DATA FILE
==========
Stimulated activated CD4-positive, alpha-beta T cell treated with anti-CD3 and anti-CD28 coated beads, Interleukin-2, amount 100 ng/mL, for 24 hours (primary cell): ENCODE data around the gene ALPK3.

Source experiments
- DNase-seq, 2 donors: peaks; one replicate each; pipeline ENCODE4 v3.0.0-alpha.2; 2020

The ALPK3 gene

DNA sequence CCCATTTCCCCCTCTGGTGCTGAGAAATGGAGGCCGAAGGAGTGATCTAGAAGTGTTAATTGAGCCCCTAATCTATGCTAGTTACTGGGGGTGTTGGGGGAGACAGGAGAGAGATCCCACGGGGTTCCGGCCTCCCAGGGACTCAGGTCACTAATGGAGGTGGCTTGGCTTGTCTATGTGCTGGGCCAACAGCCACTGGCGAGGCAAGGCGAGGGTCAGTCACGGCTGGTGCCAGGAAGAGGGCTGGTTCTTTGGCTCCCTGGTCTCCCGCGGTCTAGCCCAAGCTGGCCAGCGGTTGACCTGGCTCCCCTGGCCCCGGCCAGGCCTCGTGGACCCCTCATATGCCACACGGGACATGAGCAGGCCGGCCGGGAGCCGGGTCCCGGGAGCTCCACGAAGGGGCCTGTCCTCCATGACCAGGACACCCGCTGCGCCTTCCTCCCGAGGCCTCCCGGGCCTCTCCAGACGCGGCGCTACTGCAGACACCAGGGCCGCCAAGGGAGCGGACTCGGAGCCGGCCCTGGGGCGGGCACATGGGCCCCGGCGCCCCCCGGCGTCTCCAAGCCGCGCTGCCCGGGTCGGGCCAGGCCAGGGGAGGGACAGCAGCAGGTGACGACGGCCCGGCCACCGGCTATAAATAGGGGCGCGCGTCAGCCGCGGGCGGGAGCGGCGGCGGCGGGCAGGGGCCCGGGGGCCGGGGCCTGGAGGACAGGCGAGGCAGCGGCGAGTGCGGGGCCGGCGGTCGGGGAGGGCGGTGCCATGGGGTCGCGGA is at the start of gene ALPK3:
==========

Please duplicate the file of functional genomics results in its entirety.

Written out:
Stimulated activated CD4-positive, alpha-beta T cell treated with anti-CD3 and anti-CD28 coated beads, Interleukin-2, amount 100 ng/mL, for 24 hours (primary cell): ENCODE data around the gene ALPK3.

Source experiments
- DNase-seq, 2 donors: peaks; one replicate each; pipeline ENCODE4 v3.0.0-alpha.2; 2020

The ALPK3 gene

DNA sequence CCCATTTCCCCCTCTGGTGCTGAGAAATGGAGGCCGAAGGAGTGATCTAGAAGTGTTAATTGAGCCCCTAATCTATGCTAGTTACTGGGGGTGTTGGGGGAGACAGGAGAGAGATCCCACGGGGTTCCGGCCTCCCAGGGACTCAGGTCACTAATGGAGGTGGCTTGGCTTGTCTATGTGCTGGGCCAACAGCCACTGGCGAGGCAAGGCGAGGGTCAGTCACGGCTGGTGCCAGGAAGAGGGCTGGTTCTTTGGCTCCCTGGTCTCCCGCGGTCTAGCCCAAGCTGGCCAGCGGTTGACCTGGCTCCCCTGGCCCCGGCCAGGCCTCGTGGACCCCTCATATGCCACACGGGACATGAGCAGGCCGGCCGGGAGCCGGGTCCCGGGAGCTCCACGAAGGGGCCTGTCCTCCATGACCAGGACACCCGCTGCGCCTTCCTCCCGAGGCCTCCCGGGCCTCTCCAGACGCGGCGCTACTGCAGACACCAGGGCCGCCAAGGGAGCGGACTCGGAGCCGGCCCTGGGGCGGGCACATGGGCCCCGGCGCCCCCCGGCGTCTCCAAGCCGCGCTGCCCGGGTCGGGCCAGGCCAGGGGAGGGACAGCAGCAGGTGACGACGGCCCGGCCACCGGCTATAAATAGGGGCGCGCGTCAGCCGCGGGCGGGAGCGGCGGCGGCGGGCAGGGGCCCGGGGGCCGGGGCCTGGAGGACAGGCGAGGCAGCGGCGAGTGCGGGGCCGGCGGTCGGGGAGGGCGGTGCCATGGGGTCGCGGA is at the start of gene ALPK3: